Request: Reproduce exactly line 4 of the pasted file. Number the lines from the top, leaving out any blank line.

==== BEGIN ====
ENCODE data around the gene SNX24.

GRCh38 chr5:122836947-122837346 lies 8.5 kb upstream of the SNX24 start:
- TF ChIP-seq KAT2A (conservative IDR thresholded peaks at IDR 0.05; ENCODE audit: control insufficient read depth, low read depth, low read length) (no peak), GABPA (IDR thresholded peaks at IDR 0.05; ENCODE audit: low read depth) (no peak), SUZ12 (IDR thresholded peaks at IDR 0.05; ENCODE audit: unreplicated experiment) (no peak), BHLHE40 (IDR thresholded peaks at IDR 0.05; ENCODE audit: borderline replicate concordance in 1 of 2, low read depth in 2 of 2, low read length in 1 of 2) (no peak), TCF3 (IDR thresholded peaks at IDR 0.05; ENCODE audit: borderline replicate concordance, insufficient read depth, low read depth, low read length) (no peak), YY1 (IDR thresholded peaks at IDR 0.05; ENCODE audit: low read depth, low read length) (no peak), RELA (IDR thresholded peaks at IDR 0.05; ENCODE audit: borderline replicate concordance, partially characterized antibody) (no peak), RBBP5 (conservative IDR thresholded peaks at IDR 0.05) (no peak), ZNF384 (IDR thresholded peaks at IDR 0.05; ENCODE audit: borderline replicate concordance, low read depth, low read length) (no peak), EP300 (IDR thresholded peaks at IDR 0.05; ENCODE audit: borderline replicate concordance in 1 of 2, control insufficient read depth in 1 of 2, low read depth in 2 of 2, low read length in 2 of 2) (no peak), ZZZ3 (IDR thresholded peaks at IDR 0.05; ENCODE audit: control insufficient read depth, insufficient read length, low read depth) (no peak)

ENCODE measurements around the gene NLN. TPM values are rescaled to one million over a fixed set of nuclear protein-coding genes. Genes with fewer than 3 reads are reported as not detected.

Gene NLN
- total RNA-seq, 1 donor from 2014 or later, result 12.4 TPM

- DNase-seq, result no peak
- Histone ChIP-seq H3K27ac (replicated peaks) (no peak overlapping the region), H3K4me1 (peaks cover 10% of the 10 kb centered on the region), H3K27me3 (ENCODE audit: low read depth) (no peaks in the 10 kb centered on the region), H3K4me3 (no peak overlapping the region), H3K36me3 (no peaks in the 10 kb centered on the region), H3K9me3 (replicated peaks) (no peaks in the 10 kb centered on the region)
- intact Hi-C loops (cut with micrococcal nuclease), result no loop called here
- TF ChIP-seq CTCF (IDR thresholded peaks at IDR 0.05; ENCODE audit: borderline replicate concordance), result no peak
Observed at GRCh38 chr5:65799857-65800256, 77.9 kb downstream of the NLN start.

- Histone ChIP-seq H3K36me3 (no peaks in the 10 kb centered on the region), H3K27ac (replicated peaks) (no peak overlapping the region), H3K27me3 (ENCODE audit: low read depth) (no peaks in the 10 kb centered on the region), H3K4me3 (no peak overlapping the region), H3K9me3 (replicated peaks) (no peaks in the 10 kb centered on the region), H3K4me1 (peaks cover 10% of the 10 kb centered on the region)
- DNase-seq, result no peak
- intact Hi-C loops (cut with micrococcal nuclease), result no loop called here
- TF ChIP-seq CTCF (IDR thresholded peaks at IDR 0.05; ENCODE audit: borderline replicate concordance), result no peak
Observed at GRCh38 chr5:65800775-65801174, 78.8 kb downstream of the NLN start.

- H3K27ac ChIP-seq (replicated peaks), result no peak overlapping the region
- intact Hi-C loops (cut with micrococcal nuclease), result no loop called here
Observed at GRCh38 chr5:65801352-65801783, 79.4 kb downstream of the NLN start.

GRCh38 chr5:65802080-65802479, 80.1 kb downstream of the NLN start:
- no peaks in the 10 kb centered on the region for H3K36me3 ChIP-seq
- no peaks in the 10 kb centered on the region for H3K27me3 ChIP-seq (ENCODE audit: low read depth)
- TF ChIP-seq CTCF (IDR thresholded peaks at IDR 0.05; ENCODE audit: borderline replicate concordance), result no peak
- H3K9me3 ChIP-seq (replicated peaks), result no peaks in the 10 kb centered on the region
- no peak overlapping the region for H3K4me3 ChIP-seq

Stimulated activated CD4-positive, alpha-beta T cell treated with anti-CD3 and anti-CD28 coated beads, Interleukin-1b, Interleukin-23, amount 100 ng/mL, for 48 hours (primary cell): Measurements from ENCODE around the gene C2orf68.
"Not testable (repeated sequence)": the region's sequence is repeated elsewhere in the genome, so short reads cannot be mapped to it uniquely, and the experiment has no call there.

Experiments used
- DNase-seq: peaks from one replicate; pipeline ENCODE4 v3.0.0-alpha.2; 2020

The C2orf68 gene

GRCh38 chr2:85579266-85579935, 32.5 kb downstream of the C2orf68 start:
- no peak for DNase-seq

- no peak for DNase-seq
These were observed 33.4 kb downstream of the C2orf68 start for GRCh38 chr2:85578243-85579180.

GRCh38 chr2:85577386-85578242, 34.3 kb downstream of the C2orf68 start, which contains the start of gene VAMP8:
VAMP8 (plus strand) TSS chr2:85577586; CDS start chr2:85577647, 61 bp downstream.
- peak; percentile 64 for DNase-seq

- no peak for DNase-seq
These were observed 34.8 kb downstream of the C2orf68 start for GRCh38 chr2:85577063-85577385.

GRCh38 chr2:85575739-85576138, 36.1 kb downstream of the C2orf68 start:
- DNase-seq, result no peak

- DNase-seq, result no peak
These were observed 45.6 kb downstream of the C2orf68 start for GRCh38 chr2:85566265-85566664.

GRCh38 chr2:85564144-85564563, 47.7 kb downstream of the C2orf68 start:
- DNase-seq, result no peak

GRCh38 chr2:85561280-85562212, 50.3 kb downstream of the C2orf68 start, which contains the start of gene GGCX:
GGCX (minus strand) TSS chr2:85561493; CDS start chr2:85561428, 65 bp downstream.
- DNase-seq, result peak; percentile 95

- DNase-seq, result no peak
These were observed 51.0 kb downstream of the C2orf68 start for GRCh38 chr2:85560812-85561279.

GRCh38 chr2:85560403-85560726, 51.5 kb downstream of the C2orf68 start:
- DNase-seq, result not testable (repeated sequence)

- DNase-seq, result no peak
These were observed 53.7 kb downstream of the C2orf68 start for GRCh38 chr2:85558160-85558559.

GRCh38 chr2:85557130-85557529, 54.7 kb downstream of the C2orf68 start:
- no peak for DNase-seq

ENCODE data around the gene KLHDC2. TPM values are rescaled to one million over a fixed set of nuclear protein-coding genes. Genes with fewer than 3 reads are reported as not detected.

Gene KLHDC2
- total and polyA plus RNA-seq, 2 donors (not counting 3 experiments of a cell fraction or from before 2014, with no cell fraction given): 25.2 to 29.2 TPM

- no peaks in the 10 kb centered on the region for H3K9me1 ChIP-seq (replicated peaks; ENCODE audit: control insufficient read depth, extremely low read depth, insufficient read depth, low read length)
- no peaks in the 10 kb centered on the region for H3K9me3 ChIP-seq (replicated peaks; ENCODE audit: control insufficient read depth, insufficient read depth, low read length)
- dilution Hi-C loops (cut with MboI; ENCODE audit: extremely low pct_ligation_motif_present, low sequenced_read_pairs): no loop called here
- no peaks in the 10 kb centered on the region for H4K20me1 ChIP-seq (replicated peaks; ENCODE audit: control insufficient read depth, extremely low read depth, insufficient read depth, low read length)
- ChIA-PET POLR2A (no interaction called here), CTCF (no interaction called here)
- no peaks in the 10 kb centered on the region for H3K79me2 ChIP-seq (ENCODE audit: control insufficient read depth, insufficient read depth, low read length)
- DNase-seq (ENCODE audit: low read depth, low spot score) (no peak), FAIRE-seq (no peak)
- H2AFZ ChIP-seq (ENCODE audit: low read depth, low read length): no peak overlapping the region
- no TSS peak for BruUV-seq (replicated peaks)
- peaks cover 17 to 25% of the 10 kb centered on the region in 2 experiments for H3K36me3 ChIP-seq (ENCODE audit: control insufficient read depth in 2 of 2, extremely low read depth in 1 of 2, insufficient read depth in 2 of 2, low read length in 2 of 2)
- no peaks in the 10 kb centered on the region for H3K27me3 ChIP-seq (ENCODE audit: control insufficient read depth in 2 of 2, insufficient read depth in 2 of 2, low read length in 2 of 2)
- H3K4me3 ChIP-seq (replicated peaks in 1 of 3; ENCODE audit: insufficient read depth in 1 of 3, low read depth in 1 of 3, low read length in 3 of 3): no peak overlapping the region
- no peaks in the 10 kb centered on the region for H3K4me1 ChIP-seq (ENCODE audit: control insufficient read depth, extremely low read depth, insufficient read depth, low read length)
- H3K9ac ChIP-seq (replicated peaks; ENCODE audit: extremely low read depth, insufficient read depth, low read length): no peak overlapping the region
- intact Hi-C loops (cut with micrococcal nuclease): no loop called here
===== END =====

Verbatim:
ENCODE measurements around the gene NLN. TPM values are rescaled to one million over a fixed set of nuclear protein-coding genes. Genes with fewer than 3 reads are reported as not detected.